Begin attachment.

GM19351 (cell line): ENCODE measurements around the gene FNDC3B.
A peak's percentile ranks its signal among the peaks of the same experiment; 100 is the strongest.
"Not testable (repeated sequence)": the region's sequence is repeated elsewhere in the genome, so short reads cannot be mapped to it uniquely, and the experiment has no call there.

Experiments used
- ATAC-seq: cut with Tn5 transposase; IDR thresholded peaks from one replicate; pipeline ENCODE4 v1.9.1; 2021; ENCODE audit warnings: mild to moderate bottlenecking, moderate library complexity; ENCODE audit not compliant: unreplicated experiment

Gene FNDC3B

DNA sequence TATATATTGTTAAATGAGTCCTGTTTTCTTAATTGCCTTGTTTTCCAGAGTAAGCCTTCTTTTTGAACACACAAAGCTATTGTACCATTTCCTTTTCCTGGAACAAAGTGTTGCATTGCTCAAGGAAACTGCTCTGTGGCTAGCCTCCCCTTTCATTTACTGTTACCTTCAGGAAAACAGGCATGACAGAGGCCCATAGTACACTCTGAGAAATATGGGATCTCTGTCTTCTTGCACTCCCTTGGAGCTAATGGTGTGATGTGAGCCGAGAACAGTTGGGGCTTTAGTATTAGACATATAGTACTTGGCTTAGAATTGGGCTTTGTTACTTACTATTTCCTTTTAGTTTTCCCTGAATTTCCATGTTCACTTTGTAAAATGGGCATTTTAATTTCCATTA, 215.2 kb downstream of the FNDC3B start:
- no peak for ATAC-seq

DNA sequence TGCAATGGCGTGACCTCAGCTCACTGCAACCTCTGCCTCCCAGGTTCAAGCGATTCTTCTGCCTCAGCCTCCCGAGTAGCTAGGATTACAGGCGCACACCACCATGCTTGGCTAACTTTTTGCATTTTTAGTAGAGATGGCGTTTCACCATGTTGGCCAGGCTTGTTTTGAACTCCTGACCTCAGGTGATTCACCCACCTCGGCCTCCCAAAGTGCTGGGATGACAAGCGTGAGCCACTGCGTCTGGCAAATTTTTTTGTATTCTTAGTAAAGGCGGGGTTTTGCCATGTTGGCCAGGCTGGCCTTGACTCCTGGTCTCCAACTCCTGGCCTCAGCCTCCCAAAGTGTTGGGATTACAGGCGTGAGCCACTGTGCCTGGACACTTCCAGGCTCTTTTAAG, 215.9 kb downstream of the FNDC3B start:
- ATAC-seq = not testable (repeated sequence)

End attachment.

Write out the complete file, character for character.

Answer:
GM19351 (cell line): ENCODE measurements around the gene FNDC3B.
A peak's percentile ranks its signal among the peaks of the same experiment; 100 is the strongest.
"Not testable (repeated sequence)": the region's sequence is repeated elsewhere in the genome, so short reads cannot be mapped to it uniquely, and the experiment has no call there.

Experiments used
- ATAC-seq: cut with Tn5 transposase; IDR thresholded peaks from one replicate; pipeline ENCODE4 v1.9.1; 2021; ENCODE audit warnings: mild to moderate bottlenecking, moderate library complexity; ENCODE audit not compliant: unreplicated experiment

Gene FNDC3B

DNA sequence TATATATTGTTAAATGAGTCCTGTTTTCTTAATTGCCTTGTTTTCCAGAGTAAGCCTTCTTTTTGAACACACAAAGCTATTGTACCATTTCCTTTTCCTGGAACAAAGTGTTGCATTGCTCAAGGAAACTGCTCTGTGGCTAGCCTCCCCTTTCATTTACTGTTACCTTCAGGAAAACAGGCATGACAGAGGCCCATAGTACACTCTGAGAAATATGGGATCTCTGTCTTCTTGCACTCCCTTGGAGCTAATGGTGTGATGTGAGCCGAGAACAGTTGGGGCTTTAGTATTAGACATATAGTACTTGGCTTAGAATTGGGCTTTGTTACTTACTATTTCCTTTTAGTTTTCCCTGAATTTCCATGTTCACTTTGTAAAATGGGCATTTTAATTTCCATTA, 215.2 kb downstream of the FNDC3B start:
- no peak for ATAC-seq

DNA sequence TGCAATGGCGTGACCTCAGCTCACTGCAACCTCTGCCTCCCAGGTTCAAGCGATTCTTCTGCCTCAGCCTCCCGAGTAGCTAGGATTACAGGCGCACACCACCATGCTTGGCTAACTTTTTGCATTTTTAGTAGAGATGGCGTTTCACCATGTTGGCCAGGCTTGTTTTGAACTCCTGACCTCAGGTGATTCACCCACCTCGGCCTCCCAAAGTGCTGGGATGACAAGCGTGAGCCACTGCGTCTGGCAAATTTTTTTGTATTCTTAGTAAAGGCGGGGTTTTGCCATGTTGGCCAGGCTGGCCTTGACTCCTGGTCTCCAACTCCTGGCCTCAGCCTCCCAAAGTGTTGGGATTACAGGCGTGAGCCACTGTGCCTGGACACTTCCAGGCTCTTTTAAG, 215.9 kb downstream of the FNDC3B start:
- ATAC-seq = not testable (repeated sequence)